What would be the best way to practice writing kanji using Wanikani?

I want to start practicing my writing (and overall, my recall of kanji, instead of just recognition), but I have no clue on how to do such a thing. I was thinking something along the lines of a Quizlet with meaning and the kanji, where I would look at the meaning and then write the appropriate kanji, but I can’t do that because I would be transferring Wanikani’s data onto another website. Any ideas?

2 Likes

An Anki deck?

I do it the way that I write each Kanji 3 times down that I get wrong. I use in combination with the stroke order user scripts which shows you the jisho diagram how to write it if you go in the kanji. It is quite convienient. Usually I am able to write the kanji that I got correct anyway, so this is a good way for me. An other option would be to use the self study user quiz and go english to japanese. Or use KameSame.

4 Likes

I think the self study quiz idea is excellent, I’ll try it out. Another benefit of using the self study quiz is that I can adjust the level, which means that I can start with the easier kanji first. Thanks a lot.

What I do is when I have breaks at work I make sure I have a notepad in my pocket and pen and start writing random kanji in sentence form about daily events, weather forecasts, future plans at random. I do it at different times throughout the day.

Like you I consider recognition is not good enough. In my mind unless you can visualise the Kanji perfectly enough in your mind to recreate then you simply do not know it at all and your knowledge is weaker than what it could be if you could recreate it.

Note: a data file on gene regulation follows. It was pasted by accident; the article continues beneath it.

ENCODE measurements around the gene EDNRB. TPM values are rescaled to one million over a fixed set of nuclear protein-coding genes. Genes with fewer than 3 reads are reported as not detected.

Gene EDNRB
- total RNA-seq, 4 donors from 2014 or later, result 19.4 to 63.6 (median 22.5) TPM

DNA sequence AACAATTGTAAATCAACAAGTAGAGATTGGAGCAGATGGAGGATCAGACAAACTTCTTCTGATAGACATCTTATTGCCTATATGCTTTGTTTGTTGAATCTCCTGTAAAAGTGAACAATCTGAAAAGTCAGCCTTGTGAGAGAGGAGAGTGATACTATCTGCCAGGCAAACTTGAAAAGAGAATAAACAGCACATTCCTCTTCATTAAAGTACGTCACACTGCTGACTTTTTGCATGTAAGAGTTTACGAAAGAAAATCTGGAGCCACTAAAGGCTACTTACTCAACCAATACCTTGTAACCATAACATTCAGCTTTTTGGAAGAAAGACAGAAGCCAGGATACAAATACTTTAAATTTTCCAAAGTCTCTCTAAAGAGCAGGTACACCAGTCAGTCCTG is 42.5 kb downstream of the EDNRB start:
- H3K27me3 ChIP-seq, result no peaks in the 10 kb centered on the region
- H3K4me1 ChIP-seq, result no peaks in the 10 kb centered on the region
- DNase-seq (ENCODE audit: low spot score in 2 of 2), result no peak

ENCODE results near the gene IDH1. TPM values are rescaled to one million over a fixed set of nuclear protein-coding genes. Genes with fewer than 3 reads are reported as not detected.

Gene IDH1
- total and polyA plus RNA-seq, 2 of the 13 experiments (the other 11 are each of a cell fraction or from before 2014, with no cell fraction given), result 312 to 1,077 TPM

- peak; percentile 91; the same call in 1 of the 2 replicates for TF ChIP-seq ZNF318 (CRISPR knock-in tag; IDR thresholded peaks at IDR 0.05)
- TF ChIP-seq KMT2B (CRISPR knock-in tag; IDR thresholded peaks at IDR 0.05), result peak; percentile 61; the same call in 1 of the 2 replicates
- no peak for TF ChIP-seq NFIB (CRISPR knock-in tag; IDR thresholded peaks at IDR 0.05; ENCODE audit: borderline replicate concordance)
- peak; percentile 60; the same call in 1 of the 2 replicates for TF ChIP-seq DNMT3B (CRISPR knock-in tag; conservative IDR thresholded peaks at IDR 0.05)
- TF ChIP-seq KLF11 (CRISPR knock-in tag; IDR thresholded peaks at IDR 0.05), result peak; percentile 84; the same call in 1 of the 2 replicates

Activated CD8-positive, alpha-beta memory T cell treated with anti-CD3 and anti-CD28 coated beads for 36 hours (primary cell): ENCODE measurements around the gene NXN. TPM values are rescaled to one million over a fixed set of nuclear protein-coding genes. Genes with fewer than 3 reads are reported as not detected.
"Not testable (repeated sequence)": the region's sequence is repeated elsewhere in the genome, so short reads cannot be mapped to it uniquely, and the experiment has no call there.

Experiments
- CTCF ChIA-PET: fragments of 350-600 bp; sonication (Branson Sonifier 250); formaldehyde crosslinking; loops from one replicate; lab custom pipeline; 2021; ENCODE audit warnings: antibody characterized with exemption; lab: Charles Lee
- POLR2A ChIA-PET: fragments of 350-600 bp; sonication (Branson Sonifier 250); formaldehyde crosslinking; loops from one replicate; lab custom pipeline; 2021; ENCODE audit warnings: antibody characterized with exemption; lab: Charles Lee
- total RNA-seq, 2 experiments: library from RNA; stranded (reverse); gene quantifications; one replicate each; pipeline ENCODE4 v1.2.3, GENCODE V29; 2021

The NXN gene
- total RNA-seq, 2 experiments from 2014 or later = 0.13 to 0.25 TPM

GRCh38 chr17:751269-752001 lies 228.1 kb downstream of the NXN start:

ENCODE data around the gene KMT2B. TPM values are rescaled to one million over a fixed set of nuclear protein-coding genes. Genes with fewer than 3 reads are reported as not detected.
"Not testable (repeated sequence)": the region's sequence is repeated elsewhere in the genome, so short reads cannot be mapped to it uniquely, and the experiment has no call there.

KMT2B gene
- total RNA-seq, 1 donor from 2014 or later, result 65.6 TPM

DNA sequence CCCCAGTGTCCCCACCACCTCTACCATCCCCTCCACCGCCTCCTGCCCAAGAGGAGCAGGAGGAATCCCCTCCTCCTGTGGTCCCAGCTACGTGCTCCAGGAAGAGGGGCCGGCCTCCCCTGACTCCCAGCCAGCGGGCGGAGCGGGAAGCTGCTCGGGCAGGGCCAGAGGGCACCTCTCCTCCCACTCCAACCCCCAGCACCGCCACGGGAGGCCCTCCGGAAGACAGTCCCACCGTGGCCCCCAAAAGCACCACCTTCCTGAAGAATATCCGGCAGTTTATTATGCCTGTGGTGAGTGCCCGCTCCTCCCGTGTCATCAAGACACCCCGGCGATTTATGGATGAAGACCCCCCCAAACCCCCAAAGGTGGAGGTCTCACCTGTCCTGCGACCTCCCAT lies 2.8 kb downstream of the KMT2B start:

The best suggestion I have is to learn the stroke order of the important “real” radicals and unlike the other reply above I was always told to write it 6 times, but that is not important here. If you write it regularly you will not forget it.

2 Likes

I use jisho.org to help with stroke order, if you’re going to write. If you type (example) “#kanji 機”, it will show you stroke order and has an animation, also. Stroke order helps you remember kanji better. I also recommend kanji practise sheets or even books, since those can be fun to do on a commute, rainy day indoors, plane ride, etc.

1 Like

I use kaniwani with a tablet input. You won’t learn neat handwriting this way, but you will remember how to draw the characters.
On paper, the Iverson method works nicely.

3 Likes

This Anki deck is awesome! It will give you a kanji definition and on and kun readings, (this helps with stuff like 理 and 由 that are both called “reason”) and you’re supposed to draw the kanji and give a grade. If you’re using it with ankidroid you can draw on the screen, otherwise just use a pen and paper.

The kanji study app also does the same thing, in a more organized manner. It will test for readings or writing and you can create your own deck, so you could just add the new stuff that you’re studying with wani kani and practice that. It’s not free, but you can trial about 80 kanji or so. :high_touch:

1 Like

This topic was automatically closed 365 days after the last reply. New replies are no longer allowed.